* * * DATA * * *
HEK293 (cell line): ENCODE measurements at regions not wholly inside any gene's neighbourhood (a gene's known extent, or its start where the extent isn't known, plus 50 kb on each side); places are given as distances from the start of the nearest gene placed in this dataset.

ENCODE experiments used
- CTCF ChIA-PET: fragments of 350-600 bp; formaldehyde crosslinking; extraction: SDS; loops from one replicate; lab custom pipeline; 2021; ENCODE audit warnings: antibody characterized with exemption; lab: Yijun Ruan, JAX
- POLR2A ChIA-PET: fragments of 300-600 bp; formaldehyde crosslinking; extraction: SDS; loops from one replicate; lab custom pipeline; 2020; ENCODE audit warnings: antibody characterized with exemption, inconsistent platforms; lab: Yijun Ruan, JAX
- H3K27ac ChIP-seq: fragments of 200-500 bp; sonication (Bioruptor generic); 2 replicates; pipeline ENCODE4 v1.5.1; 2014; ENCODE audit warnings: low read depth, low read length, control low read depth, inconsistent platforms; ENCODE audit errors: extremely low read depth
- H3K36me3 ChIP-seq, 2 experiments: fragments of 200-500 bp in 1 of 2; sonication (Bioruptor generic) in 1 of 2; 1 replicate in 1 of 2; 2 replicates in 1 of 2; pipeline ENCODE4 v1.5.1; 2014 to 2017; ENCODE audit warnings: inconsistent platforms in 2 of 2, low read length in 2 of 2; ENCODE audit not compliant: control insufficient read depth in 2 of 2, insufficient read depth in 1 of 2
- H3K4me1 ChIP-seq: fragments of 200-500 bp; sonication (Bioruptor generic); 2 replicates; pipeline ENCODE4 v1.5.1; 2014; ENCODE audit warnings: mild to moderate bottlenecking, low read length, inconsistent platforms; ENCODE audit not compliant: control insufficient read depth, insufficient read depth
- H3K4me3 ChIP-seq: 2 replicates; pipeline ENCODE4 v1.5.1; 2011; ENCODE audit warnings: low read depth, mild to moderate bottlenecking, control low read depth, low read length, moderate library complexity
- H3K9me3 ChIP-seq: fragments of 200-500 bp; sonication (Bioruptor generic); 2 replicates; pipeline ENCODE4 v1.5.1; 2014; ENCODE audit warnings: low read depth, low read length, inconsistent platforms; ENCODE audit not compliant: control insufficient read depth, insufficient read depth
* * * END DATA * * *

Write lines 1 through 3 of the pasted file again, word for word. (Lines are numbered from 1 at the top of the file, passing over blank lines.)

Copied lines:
HEK293 (cell line): ENCODE measurements at regions not wholly inside any gene's neighbourhood (a gene's known extent, or its start where the extent isn't known, plus 50 kb on each side); places are given as distances from the start of the nearest gene placed in this dataset.

ENCODE experiments used
- CTCF ChIA-PET: fragments of 350-600 bp; formaldehyde crosslinking; extraction: SDS; loops from one replicate; lab custom pipeline; 2021; ENCODE audit warnings: antibody characterized with exemption; lab: Yijun Ruan, JAX